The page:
CMD has amassed a treasure trove of documentation on ALEC activity over the past two years, some of it from whistleblowers, some from public records requests, even some by sheer accident. But there are glaring gaps in the information publicly available on what goes on behind the scenes at ALEC. According to the nonprofit’s tax filings, membership dues only accounted for $97,321 in ALEC revenue last year. By comparison, “contributions, gifts and grants” brought in $7,759,834, leading critics to speculate that ALEC is bankrolled largely by corporate interests—which, of course, would be able to deduct such contributions due to ALEC’s 501(c)3 status.
“Most of the public doesn’t have a clue that that’s going on,” says Ed Bender, executive director of the Helena-based Institute for Money in State Politics. ALEC first caught Bender’s attention about a decade ago, when the group was backing a nationwide effort to privatize prisons. The strength of ALEC’s agenda waxes and wanes, Bender says, but it has found new life in recent years around a host of divisive regulatory and civil issues. Bender feels the real danger posed by ALEC’s model legislation is that pretty much all of it benefits the bottom line of for-profit corporations at significant expense to the taxpayer.
“They’re implementing a business plan, that’s all it is,” Bender says.
In 2002, the Natural Resource Defense Council published a collaborative report with Defenders of Wildlife titled “Corporate America’s Trojan Horse in the States: The Untold Story Behind the American Legislative Exchange Council.” In it, the environmental groups highlight growing concerns over the corporate ties that define ALEC. Citing thousands of pages of financial documents and tax returns, the NRDC claimed “corporations and trade associations finance virtually all of ALEC’s activities.” At the time, the NRDC found one of ALEC’s biggest underwriters to be energy mogul Enron Corp. The NRDC alleged that corporations, through ALEC, “mount a wide-ranging assault against laws safeguarding public health and the environment,” primarily through model legislation.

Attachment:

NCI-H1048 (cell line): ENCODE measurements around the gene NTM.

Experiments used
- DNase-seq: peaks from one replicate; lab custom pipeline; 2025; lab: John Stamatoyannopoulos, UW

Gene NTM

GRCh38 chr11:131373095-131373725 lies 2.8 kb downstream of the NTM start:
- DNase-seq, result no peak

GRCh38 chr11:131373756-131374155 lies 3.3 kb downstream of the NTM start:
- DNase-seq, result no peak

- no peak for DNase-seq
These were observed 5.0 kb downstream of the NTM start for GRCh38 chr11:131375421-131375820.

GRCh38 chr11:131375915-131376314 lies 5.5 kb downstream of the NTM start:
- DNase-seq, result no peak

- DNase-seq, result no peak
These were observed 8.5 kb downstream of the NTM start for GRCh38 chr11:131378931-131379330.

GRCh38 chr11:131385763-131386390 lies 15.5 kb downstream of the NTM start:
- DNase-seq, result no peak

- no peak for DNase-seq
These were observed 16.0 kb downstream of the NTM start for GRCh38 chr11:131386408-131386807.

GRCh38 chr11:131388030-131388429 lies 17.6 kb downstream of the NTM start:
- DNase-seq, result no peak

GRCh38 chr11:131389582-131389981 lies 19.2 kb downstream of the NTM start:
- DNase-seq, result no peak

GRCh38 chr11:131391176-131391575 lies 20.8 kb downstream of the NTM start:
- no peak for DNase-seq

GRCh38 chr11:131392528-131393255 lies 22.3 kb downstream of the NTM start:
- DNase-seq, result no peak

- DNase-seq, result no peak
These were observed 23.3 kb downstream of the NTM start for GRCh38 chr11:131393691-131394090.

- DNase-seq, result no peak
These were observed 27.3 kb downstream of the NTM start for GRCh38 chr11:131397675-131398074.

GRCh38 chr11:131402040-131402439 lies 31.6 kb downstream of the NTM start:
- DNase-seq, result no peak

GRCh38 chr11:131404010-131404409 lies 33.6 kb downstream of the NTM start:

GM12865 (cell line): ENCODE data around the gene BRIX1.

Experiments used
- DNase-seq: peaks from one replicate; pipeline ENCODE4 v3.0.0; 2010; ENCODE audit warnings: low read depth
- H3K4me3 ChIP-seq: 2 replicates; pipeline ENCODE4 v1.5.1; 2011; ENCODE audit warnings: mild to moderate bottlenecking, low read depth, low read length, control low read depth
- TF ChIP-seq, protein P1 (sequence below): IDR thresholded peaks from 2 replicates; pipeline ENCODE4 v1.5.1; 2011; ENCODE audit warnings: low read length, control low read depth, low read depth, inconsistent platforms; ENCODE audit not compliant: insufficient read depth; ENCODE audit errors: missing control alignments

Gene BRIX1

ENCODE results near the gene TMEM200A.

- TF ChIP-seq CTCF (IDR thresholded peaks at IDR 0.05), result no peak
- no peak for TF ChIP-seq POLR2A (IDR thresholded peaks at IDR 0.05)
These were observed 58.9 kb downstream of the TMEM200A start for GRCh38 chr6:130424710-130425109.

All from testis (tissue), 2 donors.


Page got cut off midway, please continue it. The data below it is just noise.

Additional information uncovered by Greenpeace revealed heavy financing of ALEC on the part of Koch Industries. Other groups who have launched critical reports on ALEC include the American Association for Justice, Center on Juvenile and Criminal Justice, People for the American Way, Common Cause, ProPublica and Truthout.
The criticism doesn’t surprise Reichner. But he downplays the corporate prominence at ALEC, equating it to little more than another example of the type of lobbying done on behalf of special interests at other quasi-governmental conferences, political events and in Helena. Lobbying is a big part of contemporary policymaking, he says.
“Corporate sponsorship is relevant in any organization that’s out there. They have their lobbyists that are trying to push their particular agenda, and whether it be at an event or up here at the Capitol … lobbyists are a pretty common thing,” Reichner says. “They’re paid to push whatever agenda they’re supposed to be pushing.”
One of the biggest questions raised by ALEC critics is whether the group’s own actions legally constitute lobbying activity. As a nonprofit, ALEC hasn’t registered or disclosed any lobbying expenditures with the Internal Revenue Service. The most serious challenges to ALEC’s credibility have come in the form of several complaints to the IRS. Last year, a group of progressive church ministers from Ohio known as Clergy VOICE filed a complaint against ALEC alleging improper lobbying activity and failure to comply with public charity requirements. The Clergy VOICE letter came on the heels of another IRS complaint against ALEC filed by Common Cause challenging the legitimacy of ALEC’s charitable status. ALEC has repeatedly brushed off such claims, stating it plays no role in lobbying state legislators on policy and dismissing groups like Common Cause as nothing more than left-wing troublemakers.